Much of Conrad's work is inspired by his own experiences at sea. Conrad the cosmopolitan sailor became a writer in English. Conrad also is noted for his intense sense of self-concern, particularly as a Pole who had fled the cause to which his father had committed himself. The tensions in his life experience, as well as his international perspective, fed life into the possibilities of language. Conrad's mastery of English prose has come to be seen, first and foremost, as his desire to communicate something that remains faithful to his inner life.
Despite his sailing experiences, like many writers Conrad may have often felt a little out of touch, or out of sync, with the rest of the world, which so seldom probes deeply into the complexities of life. Thus he also transcended his personal musings in order more fully to be known--to be known as a human being, in all of man's subtle depths and shadows. This aim produced a constant, difficult struggle.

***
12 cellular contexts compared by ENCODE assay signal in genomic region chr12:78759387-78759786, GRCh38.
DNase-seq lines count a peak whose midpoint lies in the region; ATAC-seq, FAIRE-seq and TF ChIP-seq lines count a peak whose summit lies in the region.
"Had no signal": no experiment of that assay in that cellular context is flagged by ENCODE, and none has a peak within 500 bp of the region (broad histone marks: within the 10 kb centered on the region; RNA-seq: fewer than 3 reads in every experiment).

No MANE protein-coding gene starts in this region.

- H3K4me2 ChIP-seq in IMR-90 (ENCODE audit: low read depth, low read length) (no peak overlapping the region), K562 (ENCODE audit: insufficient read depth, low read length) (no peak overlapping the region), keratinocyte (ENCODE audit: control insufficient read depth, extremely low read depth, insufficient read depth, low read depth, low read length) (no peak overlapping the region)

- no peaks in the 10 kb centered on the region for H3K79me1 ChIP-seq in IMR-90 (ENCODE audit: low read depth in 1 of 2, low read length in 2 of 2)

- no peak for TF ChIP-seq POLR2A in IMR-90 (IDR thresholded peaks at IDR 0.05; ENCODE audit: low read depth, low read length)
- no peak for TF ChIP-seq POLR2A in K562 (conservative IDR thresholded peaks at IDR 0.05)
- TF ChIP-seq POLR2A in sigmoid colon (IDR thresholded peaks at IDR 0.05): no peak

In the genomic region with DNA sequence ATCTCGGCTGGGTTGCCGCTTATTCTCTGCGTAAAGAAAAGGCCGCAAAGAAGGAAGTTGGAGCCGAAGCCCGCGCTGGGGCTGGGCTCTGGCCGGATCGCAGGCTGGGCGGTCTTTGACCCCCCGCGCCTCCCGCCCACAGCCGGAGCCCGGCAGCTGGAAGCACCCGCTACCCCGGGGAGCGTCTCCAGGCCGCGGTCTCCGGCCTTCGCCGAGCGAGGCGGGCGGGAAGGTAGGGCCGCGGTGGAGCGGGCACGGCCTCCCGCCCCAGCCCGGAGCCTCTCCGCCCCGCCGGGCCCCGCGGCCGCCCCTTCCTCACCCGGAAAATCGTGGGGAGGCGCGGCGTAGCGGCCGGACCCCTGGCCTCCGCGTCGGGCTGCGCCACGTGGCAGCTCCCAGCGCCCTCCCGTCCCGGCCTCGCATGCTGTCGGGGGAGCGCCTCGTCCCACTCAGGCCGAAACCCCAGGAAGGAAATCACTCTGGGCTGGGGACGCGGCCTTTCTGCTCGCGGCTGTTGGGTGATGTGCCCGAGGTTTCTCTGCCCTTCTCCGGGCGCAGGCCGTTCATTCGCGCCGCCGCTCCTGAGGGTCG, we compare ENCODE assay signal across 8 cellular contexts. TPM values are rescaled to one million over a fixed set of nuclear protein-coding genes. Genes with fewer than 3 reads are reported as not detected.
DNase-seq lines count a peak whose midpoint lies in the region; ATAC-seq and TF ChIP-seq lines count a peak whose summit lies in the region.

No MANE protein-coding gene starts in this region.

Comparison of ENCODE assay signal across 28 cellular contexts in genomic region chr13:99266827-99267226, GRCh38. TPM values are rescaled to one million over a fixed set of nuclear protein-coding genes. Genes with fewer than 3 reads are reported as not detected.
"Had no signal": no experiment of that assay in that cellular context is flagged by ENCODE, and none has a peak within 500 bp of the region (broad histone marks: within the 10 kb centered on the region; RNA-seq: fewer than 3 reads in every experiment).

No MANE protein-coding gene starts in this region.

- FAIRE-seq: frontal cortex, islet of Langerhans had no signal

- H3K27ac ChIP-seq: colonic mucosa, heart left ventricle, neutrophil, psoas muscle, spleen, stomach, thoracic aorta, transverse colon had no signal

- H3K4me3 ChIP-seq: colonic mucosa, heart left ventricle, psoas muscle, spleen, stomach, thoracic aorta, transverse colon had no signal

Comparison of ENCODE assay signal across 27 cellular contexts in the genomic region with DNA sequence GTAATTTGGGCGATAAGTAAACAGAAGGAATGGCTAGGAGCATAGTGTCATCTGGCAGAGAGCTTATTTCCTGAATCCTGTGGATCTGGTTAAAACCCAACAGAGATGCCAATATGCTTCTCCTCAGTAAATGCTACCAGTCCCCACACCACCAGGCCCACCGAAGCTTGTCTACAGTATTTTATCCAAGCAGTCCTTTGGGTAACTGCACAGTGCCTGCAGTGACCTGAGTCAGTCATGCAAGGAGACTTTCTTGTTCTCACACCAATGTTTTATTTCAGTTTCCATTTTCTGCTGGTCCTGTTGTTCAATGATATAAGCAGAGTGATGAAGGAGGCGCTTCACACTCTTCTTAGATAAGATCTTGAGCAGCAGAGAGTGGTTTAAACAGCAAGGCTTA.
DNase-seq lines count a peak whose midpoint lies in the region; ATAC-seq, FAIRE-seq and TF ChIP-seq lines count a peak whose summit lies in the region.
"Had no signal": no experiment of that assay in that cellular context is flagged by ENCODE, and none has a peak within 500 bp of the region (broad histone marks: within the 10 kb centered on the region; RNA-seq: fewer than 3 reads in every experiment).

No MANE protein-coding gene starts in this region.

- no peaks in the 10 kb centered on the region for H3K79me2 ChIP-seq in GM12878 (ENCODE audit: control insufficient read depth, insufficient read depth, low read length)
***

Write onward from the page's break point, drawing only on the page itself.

Knowing this background, we can read Lord Jim in a slightly different light. Marlow often figures Conrad's own role as storyteller and writer. At the same time, the figure of Jim, the romantic youth who lives out, to the very end, his aspirations toward honor and courage, seems to reflect Conrad's own youthful aspirations. Like Conrad, he experienced an overwhelming sense of guilt in leaving the sea life for more "civilizing" comforts, despite the benefits they yield in producing many an elegant narrative. Conrad also may have glimpsed his own shortcomings in Jim, especially with regard to how they face mortal dangers: Conrad is included as "one of us."
Conrad dedicated much of his writing to examine the life he had lived before his writing became his primary work. In this way, a Conrad book is often a kind of atonement for and testament to the raw but complex nakedness of men's characters. A good book, in his view, was a good tale of action. Conrad can be said to have succeeded in meeting his duty to respect, display, and inquire into his past.